The Sultry Spy and the Coverup

JUST BEFORE a French military firing squad executed her 100 years ago
this October, prosecutors described Mata Hari as “perhaps the greatest woman spy of the century” whose treachery led to the deaths of someIt was after her marriage ended in 1902 and her abusive husband, a Dutch Army captain, gained custody of their 4-year-old daughter that Dutch-born Margaretha Zelle began working in Europe as a scantily clad dancer under the Malay name “Mata Hari,” a nod to her married years in the East Indies. Because of her fame, extensive travels and many liaisons, French and German intelligence services recruited her during World War I, and she accepted espionage assignments and money from both nations, perhaps thinking that as a citizen of a neutral nation she could do so. Though she failed to discover information of value to France and only fed the Germans stale gossip, a French military tribunal convicted her of being a double agent and she was executed. This past January, the French government released a 1,295-page dossier filled with interviews, letters and reports compiled by investigators. Scholars who viewed the documents say the evidence against her was thin and loaded with innuendo—one memo said she was “deceitful and artificial, accustomed to toying with men”—and they’ve argued that her efforts led to no deaths at all. Some historians say her accuser, a French intelligence official named Georges Ladoux, was the double agent. “She was clearly targeted because of being female and openly sexual,” says Pat Shipman, a biographer and anthropologist. “If she had been a modest, demure woman, or a man, what she was doing would not have been in the least suspicious.” An October exhibition at a museum in Zelle’s hometown, Leeuwarden, further challenges the myth of the coldblooded femme fatale. It includes a journal she kept about her children’s early lives. (Her son died at age 2, her daughter at 21.) Mata Hari, says curator Yves Rocourt, was actually “a warm and loving mother.”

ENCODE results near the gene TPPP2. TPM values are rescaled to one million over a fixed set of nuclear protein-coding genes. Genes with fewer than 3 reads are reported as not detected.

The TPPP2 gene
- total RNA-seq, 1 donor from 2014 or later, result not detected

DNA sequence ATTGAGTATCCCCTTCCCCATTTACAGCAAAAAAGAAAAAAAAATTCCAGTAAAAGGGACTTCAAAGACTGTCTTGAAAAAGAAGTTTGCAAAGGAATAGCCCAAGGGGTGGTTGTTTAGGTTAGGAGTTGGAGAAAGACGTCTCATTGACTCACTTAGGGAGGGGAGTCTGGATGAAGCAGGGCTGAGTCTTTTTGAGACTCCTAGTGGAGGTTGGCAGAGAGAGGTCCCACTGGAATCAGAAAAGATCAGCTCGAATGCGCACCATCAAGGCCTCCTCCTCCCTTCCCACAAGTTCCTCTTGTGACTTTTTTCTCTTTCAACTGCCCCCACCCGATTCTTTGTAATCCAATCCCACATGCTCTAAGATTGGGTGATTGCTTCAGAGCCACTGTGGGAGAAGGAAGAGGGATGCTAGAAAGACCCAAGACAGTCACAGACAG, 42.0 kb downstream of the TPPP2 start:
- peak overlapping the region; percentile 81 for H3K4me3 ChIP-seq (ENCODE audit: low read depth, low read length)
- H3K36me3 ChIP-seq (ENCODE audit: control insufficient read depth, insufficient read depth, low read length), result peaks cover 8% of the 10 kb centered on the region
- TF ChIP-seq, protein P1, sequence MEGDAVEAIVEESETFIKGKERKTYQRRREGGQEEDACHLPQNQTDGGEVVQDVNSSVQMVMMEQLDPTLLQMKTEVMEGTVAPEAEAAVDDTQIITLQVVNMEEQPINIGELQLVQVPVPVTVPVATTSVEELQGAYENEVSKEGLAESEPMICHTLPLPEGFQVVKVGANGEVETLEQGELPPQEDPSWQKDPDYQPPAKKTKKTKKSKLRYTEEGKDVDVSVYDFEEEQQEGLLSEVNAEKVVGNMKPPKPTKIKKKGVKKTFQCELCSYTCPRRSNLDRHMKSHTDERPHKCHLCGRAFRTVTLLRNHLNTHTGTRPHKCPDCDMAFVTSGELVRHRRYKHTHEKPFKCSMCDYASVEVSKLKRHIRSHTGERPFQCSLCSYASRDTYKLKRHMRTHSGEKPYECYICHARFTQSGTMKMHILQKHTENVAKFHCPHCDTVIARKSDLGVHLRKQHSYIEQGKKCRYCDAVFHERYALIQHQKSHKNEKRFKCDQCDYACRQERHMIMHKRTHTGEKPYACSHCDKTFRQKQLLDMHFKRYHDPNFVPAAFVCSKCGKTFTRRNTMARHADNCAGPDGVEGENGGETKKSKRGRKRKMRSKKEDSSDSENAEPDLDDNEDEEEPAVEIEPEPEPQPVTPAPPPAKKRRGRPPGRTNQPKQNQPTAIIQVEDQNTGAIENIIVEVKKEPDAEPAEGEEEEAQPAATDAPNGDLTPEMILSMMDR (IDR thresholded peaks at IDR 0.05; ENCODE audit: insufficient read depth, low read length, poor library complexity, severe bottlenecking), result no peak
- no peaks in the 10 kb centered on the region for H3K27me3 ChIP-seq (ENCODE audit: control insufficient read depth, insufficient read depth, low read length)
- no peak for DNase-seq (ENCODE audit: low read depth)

(Smithsonian, September 2017)

Leave a Reply

Fill in your details below or click an icon to log in: Logo

You are commenting using your account. Log Out /  Change )

Facebook photo

You are commenting using your Facebook account. Log Out /  Change )

Connecting to %s